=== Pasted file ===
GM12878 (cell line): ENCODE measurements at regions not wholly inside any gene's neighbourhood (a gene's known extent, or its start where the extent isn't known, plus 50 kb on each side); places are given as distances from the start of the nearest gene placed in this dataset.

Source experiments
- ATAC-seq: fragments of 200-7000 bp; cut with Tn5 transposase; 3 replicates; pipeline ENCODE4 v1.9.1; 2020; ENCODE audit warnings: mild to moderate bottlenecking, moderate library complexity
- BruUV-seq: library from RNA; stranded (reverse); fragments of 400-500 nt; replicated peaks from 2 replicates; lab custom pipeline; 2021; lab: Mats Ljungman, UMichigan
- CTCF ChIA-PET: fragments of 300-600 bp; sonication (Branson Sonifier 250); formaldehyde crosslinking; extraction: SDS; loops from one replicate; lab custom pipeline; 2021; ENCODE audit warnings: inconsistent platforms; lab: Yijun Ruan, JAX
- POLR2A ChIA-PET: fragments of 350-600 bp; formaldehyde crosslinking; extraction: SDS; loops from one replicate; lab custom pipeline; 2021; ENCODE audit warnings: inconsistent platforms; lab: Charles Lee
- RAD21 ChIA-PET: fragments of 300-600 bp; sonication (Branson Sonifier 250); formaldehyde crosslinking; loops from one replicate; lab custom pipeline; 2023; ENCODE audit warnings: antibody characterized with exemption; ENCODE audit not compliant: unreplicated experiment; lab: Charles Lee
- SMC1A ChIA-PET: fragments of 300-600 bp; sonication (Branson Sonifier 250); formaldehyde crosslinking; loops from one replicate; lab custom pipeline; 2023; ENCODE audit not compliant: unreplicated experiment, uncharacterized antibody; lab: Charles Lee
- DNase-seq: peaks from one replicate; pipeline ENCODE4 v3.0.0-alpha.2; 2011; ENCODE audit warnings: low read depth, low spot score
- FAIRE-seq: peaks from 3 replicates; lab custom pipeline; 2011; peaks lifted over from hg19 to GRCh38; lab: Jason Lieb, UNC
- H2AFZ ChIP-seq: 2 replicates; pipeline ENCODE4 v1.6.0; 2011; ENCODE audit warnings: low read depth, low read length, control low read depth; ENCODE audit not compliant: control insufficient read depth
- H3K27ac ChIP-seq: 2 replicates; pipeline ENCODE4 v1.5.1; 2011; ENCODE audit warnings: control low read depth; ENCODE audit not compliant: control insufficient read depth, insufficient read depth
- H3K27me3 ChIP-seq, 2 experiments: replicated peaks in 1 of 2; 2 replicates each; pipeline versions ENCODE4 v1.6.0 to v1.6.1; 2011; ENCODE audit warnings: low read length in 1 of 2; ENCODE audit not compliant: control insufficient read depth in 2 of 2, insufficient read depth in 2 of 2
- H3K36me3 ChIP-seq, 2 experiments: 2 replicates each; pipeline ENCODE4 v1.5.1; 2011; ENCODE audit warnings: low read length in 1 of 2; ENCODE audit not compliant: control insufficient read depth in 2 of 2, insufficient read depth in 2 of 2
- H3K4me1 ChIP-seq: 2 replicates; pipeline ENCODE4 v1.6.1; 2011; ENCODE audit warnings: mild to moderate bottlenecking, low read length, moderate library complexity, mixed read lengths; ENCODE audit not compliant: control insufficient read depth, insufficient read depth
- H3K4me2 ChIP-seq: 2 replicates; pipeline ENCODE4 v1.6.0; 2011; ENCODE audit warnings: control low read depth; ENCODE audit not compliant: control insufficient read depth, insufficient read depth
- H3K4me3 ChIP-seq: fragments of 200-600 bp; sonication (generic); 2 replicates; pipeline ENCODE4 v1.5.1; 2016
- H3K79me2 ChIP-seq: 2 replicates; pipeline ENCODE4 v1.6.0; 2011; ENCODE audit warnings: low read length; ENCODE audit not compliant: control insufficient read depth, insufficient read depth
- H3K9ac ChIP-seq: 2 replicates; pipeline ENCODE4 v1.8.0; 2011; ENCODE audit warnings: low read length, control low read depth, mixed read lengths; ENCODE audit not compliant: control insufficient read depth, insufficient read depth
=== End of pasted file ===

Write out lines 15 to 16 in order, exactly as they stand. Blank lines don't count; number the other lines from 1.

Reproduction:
- H3K4me1 ChIP-seq: 2 replicates; pipeline ENCODE4 v1.6.1; 2011; ENCODE audit warnings: mild to moderate bottlenecking, low read length, moderate library complexity, mixed read lengths; ENCODE audit not compliant: control insufficient read depth, insufficient read depth
- H3K4me2 ChIP-seq: 2 replicates; pipeline ENCODE4 v1.6.0; 2011; ENCODE audit warnings: control low read depth; ENCODE audit not compliant: control insufficient read depth, insufficient read depth